words I learned while reading The Beauty of the Infinite

David Bentley Hart has expanded my vocabulary to include the following list of obscure, polysyllabic words: 

ordonnance
parataxis
diegesis
chthonic
amphiboly
caducity
inspissated
nisus
diremption
aleatory
orphic
subtend
debile
velleity
risible
tabescence
piscine
oneiric
eidetic
indiscerptible
obsecration
temenos
concatenation
identism
crepuscular
estaminet
probatively
decortication
Taboric
foison
opalescence
porrection
persiflage
sublate
syntagma
griseous
catalectic
anacolouthic
metonymy
asymptotic
ambit
recrudescence
melismatic
apotropaic
mactate (and mactation)
farrago
galvanism
medicament
peripety
appanages
demesne
soupcon

To the first person who can correctly define 12 of these words without using a dictionary, I will mail a Snickers bar.

 

12 Replies to “words I learned while reading The Beauty of the Infinite

  1. chthonic (NB spelling) – arising out of the earth
    ambit – the scope or area covered by a topic
    eidetic – having to do with ideas
    apotropaic – turning away from
    metonomy – a part standing in for a whole
    risible – open to ridicule
    diegesis – the telling of a story; the narrative
    parataxis – in grammar, the placing of terms or phrases alongside one another, at the same level (rather than subordinated, as in hypotaxis)
    subtend – a geometric term; the angle created by lines meeting
    asymptotic – of or relating to an asymptote (in algebraic geometry), which is when one line approaches another but never quite makes it.
    syntagma – another grammatical term (it helps that I’ve studied grammar) about a collection of words or phrases which are functionally interchangeable within part of a clause or sentence.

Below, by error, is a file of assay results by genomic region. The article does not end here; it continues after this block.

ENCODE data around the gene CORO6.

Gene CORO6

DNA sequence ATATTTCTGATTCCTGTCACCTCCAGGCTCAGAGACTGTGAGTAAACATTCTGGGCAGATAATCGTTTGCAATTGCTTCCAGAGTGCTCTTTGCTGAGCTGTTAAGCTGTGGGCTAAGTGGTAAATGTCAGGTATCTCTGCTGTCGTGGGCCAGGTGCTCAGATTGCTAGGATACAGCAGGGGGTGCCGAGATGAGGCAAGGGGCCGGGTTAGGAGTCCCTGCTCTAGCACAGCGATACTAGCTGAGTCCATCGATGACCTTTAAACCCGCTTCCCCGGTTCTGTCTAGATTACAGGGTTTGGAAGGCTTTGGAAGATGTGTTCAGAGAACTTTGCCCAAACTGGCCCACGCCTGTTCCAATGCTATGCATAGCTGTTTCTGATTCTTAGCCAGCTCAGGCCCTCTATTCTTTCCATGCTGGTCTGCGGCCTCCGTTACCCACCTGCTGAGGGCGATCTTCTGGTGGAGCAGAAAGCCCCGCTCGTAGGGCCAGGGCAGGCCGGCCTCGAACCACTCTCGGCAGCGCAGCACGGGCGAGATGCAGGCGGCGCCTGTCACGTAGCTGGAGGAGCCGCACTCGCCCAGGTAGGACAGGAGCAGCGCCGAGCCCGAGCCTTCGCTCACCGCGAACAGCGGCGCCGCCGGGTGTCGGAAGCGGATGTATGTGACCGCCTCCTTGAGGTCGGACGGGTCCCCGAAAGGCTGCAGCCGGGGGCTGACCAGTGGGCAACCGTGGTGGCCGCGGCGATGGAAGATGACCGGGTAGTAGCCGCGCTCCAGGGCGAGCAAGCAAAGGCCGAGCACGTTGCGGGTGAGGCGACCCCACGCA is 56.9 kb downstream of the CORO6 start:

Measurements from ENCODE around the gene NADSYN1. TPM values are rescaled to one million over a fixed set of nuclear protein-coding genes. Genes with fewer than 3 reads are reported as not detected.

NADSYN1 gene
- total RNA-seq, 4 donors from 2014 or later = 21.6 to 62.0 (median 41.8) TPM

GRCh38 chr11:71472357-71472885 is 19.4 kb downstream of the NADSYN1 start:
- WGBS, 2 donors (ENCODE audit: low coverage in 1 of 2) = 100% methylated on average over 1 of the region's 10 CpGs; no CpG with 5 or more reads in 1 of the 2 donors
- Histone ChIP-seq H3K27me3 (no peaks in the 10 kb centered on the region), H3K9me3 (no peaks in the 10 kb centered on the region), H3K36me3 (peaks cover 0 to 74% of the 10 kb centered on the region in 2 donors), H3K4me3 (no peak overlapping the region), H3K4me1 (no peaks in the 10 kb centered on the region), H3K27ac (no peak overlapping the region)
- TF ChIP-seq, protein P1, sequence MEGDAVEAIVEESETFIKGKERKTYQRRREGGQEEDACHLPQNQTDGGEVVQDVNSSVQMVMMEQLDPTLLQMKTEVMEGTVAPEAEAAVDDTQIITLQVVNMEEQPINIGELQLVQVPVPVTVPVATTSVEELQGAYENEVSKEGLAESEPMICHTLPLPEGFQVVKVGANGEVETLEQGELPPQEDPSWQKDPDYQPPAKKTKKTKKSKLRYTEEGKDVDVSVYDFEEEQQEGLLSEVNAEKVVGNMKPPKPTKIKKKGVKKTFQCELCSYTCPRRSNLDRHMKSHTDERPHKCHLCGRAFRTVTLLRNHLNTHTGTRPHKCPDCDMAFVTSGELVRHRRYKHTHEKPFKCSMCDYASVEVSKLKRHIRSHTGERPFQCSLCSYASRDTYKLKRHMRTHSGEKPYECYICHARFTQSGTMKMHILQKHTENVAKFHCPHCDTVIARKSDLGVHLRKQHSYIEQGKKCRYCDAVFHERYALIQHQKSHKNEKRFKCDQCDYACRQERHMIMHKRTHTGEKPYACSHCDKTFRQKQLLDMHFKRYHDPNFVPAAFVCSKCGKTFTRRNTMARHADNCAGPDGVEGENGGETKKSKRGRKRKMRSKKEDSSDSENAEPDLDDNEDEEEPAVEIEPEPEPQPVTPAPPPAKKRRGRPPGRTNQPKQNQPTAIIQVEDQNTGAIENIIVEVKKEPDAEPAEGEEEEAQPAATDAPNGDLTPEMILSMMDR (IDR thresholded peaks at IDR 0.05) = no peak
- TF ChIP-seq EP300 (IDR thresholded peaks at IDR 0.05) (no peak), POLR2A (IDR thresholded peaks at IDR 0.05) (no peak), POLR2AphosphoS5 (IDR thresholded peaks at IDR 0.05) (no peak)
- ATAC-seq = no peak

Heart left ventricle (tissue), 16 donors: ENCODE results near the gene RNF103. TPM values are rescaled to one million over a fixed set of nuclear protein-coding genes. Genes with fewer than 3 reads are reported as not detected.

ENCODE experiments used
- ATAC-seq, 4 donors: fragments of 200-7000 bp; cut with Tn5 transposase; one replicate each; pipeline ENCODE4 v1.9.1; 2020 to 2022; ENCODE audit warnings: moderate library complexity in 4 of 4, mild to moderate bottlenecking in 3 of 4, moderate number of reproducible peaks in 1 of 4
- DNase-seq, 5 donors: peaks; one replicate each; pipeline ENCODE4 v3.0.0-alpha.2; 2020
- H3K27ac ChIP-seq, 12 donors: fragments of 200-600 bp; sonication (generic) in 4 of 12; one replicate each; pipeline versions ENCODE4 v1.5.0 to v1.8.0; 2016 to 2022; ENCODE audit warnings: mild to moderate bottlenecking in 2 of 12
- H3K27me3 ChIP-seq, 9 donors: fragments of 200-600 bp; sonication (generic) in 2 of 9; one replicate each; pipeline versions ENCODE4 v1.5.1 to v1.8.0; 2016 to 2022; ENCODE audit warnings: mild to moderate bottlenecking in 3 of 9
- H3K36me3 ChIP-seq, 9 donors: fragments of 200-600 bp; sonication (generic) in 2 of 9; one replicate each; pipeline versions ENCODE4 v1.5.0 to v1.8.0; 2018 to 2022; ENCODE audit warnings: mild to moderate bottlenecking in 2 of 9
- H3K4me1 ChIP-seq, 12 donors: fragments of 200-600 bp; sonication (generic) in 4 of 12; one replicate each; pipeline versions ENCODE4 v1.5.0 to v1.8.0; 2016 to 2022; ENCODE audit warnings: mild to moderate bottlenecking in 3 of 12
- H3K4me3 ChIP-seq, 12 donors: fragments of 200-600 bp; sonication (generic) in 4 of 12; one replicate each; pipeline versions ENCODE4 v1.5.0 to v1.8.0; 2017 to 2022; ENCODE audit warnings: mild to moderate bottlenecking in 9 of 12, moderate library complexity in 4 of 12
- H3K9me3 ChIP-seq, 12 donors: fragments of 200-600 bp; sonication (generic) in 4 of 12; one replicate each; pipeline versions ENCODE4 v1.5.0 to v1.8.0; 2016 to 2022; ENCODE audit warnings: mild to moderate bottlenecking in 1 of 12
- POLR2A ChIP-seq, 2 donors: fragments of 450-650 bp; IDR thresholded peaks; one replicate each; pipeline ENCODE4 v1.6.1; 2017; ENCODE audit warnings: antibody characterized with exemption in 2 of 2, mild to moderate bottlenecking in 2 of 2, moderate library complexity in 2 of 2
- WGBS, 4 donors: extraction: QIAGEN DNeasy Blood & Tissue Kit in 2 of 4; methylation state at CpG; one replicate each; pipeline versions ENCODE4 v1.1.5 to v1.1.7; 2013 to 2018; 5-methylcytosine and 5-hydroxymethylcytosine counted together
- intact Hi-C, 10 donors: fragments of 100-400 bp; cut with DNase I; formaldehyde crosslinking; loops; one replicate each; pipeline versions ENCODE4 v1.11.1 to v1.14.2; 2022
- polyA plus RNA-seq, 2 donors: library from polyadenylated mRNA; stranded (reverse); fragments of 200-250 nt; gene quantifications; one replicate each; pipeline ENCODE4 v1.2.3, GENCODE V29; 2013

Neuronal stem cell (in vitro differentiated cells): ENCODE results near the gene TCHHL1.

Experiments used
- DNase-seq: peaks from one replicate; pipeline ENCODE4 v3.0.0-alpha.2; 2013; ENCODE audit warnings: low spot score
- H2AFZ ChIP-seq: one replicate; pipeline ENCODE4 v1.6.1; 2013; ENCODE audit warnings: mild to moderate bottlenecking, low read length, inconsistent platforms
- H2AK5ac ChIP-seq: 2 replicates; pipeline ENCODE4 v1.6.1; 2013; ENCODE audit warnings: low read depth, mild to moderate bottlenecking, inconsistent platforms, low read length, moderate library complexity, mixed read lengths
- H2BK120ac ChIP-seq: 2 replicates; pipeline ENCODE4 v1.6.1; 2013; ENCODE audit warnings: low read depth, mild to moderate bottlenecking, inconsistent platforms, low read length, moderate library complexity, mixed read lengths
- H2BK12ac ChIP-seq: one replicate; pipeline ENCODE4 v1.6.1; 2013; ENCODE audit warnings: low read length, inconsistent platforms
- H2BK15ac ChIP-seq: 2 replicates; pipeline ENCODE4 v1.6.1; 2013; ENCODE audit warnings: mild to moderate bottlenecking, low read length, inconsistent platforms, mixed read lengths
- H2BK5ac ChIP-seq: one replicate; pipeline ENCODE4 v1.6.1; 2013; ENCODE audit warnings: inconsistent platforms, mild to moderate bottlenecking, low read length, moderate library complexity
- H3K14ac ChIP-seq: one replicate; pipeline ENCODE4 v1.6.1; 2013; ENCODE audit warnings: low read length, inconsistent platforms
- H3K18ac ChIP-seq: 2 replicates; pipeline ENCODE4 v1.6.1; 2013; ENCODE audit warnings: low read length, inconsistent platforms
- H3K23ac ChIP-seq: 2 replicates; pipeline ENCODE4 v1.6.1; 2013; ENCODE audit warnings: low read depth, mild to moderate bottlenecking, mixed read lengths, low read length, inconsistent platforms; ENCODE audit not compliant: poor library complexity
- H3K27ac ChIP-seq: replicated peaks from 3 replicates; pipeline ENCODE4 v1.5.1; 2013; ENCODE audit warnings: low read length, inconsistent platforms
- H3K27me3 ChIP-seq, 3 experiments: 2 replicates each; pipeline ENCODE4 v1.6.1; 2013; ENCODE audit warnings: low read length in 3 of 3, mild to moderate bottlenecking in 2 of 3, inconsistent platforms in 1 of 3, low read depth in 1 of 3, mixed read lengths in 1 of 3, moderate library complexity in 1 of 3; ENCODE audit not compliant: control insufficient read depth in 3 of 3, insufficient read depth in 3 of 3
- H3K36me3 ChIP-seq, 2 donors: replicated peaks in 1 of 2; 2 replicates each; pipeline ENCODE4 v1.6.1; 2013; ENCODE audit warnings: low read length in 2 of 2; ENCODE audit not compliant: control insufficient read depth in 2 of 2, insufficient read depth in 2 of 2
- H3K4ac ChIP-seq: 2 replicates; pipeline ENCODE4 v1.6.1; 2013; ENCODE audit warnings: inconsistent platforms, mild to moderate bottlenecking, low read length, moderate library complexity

That’s about it.
    I could guess that piscine means “of or relating to fish”, but I could be wrong. I’m familiar with a number of the other terms, but not sure I could define them. Hart is certainly verbose. But fun.

  2. Now I’ve checked some of my answers where I wasn’t so sure – NB metonymy not metonomy.
    Apotropaic was a guess from the etymology. I didn’t realise it had to do with “turning away” evil influences.

  3. Byron,

    Good work! I didn’t imagine that anyone would respond within 10 minutes (you are a fan of the blog games though…).

    Now… not to get picky, 🙂 but by my count you’ve got 11 definitions and a well-educated guess (one which happens to be correct). Technically, I’m not sure if that merits mailing a candy bar to Australia. Maybe I can mail you a couple dollar bills instead–your choice.

    Thanks for playing!

    UPDATE: Spelling errors corrected… Thanks Byron

  4. No problem! My point was that I couldn’t get to 12 without guessing (and one of my attempts turned out to be incorrect (or incomplete)). Use the money to buy yourself Hart’s little book “The Doors of the Sea” if you haven’t already read it. 🙂

    Thanks, it was fun to play and stretch my vocab.

Leave a Reply

Fill in your details below or click an icon to log in:

WordPress.com Logo

You are commenting using your WordPress.com account. Log Out /  Change )

Google photo

You are commenting using your Google account. Log Out /  Change )

Twitter picture

You are commenting using your Twitter account. Log Out /  Change )

Facebook photo

You are commenting using your Facebook account. Log Out /  Change )

Connecting to %s